By Paul Deeney:
Football Ultras are a common sight on the continent and across Europe; many are demonised by the media in their respective countries. With Scottish Football arguably at an all time low surely the ultras in Scotland should be embraced and encouraged to express the colour and vibrancy that they bring to the game?
First off people in Scotland need educated on the ‘ultra Scene’, the perception of the word ‘Ultra’ is all wrong in this country. There is a tendency to throw ultras and hooligans into the same bag; they are not the same thing.
The definition of Ultras is, “A type of sports fan renowned for their fanatical and elaborate displays of support.” So why are these football fans at the centre of many controversial issues? Are they targeted by the authorities? Or are they merely a bunch of rowdy kids looking to cause trouble?
Being an ultra in Scotland is a fairly new craze when compared to other European countries such as Italy, Germany and France who can boast a vast history of Ultra groups. The first group in the UK was the ’Red Ultras’ of Aberdeen FC who where founded in 1999 with the aim of improving the atmosphere at Pittodrie. Sadly due to constant harassment from the authorities the decision was made to disband at the end of the 2010 season.
Since then groups in Scotland, most notably the ‘Green Brigade’ at Celtic FC, The ‘Union Bears’ at Rangers and ‘The Well Boys’ at Motherwell among others have formed with the same common aim of improving flat atmospheres in their respective grounds. Though have all been met with the same hostile reception from Police and stewards, but is this been warranted or are these fans being criminalised?
Smoke bombs and flares?
This is one of the most controversial talking points surrounding ultras and one that splits opinion. Joe O’Rourke General Secretary of The Celtic Supporters Association says: “I don’t condone or encourage the use of smoke bombs and flares. Although it make a visual impact at matches, I believe the problems for our older fans, especially those with breathing problems, far outlays that. I have a mate who goes to every match who has asthma, the smoke from those devices cause him real problems. The worst case scenario would one of our fans losing his or her life because of smoke inhalation.”
This is an opinion that police tend to agree with as the numbers of Police sniffer dogs at games have been increasing in recent years.
Probably the biggest issue the authorities and government have with all football fans in Scotland is the songs they sing. Clearly fans have a different opinion to the government on what is offensive and worthy of a prison sentence.
Joe O’Rourke said: “Fans all over Europe show and chant political slogans, but they don’t have Strathclyde’s finest to deal with. Juan or Manuel doesn’t report the Bilbao fans to the local Inspector or to UEFA for that matter.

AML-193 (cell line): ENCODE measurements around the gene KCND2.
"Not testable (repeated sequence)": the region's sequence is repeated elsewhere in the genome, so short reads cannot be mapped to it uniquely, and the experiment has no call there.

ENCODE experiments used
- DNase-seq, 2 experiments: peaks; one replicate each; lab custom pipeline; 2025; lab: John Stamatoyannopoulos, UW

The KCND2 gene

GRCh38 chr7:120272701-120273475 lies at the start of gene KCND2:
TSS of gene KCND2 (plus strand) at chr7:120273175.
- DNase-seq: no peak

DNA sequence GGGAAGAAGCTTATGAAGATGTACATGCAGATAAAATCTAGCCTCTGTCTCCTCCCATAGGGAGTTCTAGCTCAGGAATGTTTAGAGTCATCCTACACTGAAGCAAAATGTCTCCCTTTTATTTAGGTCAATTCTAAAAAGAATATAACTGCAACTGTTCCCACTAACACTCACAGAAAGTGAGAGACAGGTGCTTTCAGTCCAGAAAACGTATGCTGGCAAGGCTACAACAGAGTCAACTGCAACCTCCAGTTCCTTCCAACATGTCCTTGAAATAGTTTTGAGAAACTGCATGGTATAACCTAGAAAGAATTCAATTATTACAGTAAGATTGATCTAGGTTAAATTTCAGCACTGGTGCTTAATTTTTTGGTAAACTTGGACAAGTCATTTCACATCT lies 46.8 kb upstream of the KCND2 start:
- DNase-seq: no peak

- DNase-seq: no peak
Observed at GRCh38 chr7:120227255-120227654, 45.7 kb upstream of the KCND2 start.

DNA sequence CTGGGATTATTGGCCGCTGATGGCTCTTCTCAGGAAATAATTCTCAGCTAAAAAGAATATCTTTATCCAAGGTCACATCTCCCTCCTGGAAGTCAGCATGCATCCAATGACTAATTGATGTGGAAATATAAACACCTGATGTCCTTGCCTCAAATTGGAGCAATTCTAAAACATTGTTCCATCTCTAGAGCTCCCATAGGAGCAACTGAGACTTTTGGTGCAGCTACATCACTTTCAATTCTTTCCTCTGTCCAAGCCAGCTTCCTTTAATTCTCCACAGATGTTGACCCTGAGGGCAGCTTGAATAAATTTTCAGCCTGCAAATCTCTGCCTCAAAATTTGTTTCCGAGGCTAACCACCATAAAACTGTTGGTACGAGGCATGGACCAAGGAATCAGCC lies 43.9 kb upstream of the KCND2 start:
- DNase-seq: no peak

"I have a bit of mixed feelings about it. I believe as long as it is not extremely offensive it should be okay, but as with some of our songs, should the question be, is it appropriate? Not, is it illegal or illicit?
Standing at matches?
Most of these groups more notably ‘The Green Brigade’ and ‘The Union Bears/Blue Order’ have their own section of the ground where everyone will stand. According to the police and the safety team they are a Health and Safety hazard. According to the fans it's a necessary means of creating atmosphere.
I am a big fan of the Ultra’s, but unfortunately I don’t think the Police or Safety Committees are. We have managed to make some progress with meetings at Celtic Park regarding section 111, but there is still the problem with lateral movement, and I believe that’s why Celtic are looking at introducing SSA in that section. I think the Ultra’s need to police their own section as best they can; they should have their own easily recognised marshal’s to control the section. I think with the right good will on both sides we could come to some agreement.
So is it now time to introduce Safe Standing?
“I would be in favour of safe standing areas in football stadiums," said O'Rourke. "I believe that the atmosphere generated at matches is both visual and vocal. The displaying of banners at matches also needs to be done in a standing position. Fans spend lots of time at present standing, especially at away grounds.”
My view is that ultra groups in Scotland are the last in a dying breed of die hard Scottish Football fans. They should be nurtured and allowed to grow and flourish. If these fanatics are driven away from our game it could well be the beginning of the end for the Scottish game. The fans are the life and soul of our game and if our governing bodies don’t start listening to them they will go away.
“Football without fans is nothing.” Jock Stein.